American McGee's Alice

American McGee's Alice review — February 2001, US edition

PC Gamer at

Every Sunday, Tyler publishes a classic PC Gamer review from the '90s or early 2000s, with his context and commentary followed by the full, original text from the archived issue. More classic reviews here.

Because I feel like it, I chose one of my favorite games for this week's jaunt into PC gaming history. Alice is McGee's best game, I think, unless you count his work on Doom II and Quake. The 2011 sequel, Alice: Madness Returns, was nice, but not nearly as striking to me as the first corrupted Wonderland. That may have a little to do with how visually impressive it was at the time, which reviewer Chuck Osborn explains.

Here's what American McGee has in mind for a possible third Alice game

Katie Williams at

The third installment of Alice is something our favorite demented childhood-ruiner has been thinking over for awhile, and it's clear he's been thinking deep. American McGee's just spilled a bunch of ideas in a Q&A on Alice: Otherlands' Facebook page, and despite not yet having a publishing deal, it seems he's already got some dark ideas brewing—such as an online integration. Oh my. How will this non-fairy-tale end?


American McGee wants to know if you're interested in an Alice 3

Omri Petitte at

Boy, this one's sure to be a toughie, right? American McGee queried fans on his Facebook page yesterday on the level of interest for seeing the development of a third Alice game two years after the release of Alice: Madness Returns.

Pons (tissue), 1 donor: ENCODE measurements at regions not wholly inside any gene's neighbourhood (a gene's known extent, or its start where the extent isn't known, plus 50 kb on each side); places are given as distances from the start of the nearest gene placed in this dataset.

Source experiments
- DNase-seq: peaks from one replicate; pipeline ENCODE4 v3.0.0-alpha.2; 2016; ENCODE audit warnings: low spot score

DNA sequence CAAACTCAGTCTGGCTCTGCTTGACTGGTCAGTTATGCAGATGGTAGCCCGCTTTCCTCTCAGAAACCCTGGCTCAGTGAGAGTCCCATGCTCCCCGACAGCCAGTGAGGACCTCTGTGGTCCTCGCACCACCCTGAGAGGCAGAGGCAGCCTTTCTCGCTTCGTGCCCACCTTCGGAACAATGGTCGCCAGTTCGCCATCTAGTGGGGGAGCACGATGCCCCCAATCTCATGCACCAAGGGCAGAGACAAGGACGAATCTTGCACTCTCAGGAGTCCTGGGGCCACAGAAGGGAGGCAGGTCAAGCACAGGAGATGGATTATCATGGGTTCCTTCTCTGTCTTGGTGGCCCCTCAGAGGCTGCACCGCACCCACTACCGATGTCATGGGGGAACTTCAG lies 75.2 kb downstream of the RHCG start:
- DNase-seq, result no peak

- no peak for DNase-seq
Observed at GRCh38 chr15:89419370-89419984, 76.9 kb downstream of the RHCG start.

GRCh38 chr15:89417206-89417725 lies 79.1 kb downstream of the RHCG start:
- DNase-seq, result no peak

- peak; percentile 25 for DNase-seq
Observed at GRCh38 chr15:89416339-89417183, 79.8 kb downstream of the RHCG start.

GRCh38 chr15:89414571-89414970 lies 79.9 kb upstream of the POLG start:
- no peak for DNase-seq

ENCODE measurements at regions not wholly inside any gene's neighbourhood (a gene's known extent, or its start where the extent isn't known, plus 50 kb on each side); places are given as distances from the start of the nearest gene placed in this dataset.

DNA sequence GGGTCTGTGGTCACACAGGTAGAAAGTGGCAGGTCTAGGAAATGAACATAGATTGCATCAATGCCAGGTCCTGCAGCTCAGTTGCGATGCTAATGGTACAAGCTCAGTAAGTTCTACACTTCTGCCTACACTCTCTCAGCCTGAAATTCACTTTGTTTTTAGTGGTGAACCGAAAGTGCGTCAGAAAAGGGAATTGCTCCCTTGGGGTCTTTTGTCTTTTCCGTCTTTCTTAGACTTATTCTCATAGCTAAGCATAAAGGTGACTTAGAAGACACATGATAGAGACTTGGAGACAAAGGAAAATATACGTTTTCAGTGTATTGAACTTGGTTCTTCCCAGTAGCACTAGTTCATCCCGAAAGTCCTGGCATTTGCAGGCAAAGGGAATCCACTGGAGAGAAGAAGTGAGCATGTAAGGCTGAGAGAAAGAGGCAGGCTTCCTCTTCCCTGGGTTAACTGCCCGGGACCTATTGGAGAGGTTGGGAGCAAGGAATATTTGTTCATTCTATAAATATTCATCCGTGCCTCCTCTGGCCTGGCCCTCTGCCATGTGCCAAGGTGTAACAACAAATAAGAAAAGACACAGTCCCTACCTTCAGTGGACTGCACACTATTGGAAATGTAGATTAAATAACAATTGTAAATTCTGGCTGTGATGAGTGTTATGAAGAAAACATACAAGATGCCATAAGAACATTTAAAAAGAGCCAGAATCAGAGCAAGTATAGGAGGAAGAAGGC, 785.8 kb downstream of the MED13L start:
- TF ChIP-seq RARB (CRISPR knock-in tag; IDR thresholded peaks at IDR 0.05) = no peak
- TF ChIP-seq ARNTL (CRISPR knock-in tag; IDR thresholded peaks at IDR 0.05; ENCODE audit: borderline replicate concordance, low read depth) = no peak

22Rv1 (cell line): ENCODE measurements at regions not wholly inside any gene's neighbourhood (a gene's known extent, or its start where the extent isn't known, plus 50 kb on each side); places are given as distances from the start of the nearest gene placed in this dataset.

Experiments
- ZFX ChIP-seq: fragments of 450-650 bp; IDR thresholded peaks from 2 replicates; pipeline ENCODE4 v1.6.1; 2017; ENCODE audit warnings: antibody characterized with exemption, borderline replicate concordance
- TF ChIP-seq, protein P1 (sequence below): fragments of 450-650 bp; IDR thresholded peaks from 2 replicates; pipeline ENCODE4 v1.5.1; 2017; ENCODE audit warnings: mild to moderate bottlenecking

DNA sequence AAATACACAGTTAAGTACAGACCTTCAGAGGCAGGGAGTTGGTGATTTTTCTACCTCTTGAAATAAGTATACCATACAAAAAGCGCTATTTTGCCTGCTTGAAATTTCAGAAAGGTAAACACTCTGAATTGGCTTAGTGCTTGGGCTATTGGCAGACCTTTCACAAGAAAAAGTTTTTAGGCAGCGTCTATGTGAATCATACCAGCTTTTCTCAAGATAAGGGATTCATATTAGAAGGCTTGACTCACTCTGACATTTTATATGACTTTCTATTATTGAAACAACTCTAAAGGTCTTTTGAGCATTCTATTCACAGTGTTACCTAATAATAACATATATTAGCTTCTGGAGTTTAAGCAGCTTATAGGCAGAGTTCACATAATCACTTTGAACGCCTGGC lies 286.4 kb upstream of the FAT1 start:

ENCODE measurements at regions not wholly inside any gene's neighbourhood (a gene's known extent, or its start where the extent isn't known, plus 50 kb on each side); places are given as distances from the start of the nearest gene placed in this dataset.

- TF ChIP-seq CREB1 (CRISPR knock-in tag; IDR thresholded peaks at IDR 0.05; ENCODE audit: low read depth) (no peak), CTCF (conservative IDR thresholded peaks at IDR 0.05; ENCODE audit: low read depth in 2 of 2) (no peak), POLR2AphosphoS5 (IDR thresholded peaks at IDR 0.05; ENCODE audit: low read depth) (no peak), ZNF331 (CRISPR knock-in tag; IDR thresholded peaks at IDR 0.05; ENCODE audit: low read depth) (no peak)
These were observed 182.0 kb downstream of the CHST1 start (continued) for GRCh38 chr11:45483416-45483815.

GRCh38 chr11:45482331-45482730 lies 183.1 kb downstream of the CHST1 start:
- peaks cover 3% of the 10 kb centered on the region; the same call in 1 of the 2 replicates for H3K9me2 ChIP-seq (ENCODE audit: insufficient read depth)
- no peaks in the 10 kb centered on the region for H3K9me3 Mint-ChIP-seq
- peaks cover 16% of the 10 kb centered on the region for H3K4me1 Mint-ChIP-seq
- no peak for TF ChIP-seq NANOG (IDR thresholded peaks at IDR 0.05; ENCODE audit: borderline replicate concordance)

American McGee reveals Akaneiro, a free-to-play action RPG - trailer inside

T.J. Hafer at

Veteran PC developer American McGee (of Alice and id Software fame) has unveiled Akaneiro: Demon Hunters. It's an isometric ARPG about Little Red Riding Hood fighting demons in feudal Japan. If none of that sounds interesting at all, you might just be a lost cause.


Alice: Madness Returns review

Logan Decker at

Lewis Carroll’s Alice’s Adventures in Wonderland is a novel in which anything might happen. Alice: Madness Returns is a sumptuous but mechanically simple third-person action game in which just about everything does.


Reinstall: American McGee's Alice

Logan Decker at

Lewis Carroll’s Alice’s Adventures in Wonderland has spent the past 150 years casually batting aside just about every attempt to reshape its capricious, meandering story into a logical narrative. Tim Burton gave it a crack last year with Alice in Wonderland, tossing 19-year-old Alice back into the phantasmagorical fantasies of her childhood to ditch the hoop skirts, confront the Red Queen, and transition to spirited, headstrong womanhood while name-checking Carroll’s cast along the way. The result was charmless and distasteful. So what a coup it might have been if EA had re-released American McGee’s Alice at the same time, and showed how a young PC game developer had taken a suspiciously similar approach ten years earlier—and made it work.